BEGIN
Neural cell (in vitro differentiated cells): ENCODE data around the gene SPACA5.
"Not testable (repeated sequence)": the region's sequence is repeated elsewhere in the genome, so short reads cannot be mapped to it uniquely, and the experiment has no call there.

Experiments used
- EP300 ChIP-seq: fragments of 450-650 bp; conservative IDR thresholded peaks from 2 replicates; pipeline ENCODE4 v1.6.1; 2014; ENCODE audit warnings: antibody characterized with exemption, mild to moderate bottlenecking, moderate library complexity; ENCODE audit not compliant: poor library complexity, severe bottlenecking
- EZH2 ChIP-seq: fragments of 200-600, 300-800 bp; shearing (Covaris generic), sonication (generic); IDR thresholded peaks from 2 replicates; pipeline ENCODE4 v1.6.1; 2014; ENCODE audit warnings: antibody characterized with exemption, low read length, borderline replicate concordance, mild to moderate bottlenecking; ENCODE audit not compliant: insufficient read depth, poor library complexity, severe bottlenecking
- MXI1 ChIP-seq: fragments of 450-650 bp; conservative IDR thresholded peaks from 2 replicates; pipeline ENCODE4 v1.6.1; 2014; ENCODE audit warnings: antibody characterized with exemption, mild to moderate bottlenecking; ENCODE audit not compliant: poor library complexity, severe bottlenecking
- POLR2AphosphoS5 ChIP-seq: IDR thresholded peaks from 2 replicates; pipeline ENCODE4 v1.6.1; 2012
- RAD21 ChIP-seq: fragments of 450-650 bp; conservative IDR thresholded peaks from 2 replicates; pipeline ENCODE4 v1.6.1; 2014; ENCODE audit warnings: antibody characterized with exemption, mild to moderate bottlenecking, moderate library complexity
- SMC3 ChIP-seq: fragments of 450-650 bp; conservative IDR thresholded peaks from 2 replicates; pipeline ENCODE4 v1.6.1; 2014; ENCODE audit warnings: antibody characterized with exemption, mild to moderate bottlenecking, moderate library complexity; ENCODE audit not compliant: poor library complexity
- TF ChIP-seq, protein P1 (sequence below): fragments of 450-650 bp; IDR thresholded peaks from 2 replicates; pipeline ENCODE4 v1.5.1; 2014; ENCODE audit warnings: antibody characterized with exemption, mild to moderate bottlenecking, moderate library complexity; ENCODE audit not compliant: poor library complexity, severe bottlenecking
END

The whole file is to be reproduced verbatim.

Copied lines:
Neural cell (in vitro differentiated cells): ENCODE data around the gene SPACA5.
"Not testable (repeated sequence)": the region's sequence is repeated elsewhere in the genome, so short reads cannot be mapped to it uniquely, and the experiment has no call there.

Experiments used
- EP300 ChIP-seq: fragments of 450-650 bp; conservative IDR thresholded peaks from 2 replicates; pipeline ENCODE4 v1.6.1; 2014; ENCODE audit warnings: antibody characterized with exemption, mild to moderate bottlenecking, moderate library complexity; ENCODE audit not compliant: poor library complexity, severe bottlenecking
- EZH2 ChIP-seq: fragments of 200-600, 300-800 bp; shearing (Covaris generic), sonication (generic); IDR thresholded peaks from 2 replicates; pipeline ENCODE4 v1.6.1; 2014; ENCODE audit warnings: antibody characterized with exemption, low read length, borderline replicate concordance, mild to moderate bottlenecking; ENCODE audit not compliant: insufficient read depth, poor library complexity, severe bottlenecking
- MXI1 ChIP-seq: fragments of 450-650 bp; conservative IDR thresholded peaks from 2 replicates; pipeline ENCODE4 v1.6.1; 2014; ENCODE audit warnings: antibody characterized with exemption, mild to moderate bottlenecking; ENCODE audit not compliant: poor library complexity, severe bottlenecking
- POLR2AphosphoS5 ChIP-seq: IDR thresholded peaks from 2 replicates; pipeline ENCODE4 v1.6.1; 2012
- RAD21 ChIP-seq: fragments of 450-650 bp; conservative IDR thresholded peaks from 2 replicates; pipeline ENCODE4 v1.6.1; 2014; ENCODE audit warnings: antibody characterized with exemption, mild to moderate bottlenecking, moderate library complexity
- SMC3 ChIP-seq: fragments of 450-650 bp; conservative IDR thresholded peaks from 2 replicates; pipeline ENCODE4 v1.6.1; 2014; ENCODE audit warnings: antibody characterized with exemption, mild to moderate bottlenecking, moderate library complexity; ENCODE audit not compliant: poor library complexity
- TF ChIP-seq, protein P1 (sequence below): fragments of 450-650 bp; IDR thresholded peaks from 2 replicates; pipeline ENCODE4 v1.5.1; 2014; ENCODE audit warnings: antibody characterized with exemption, mild to moderate bottlenecking, moderate library complexity; ENCODE audit not compliant: poor library complexity, severe bottlenecking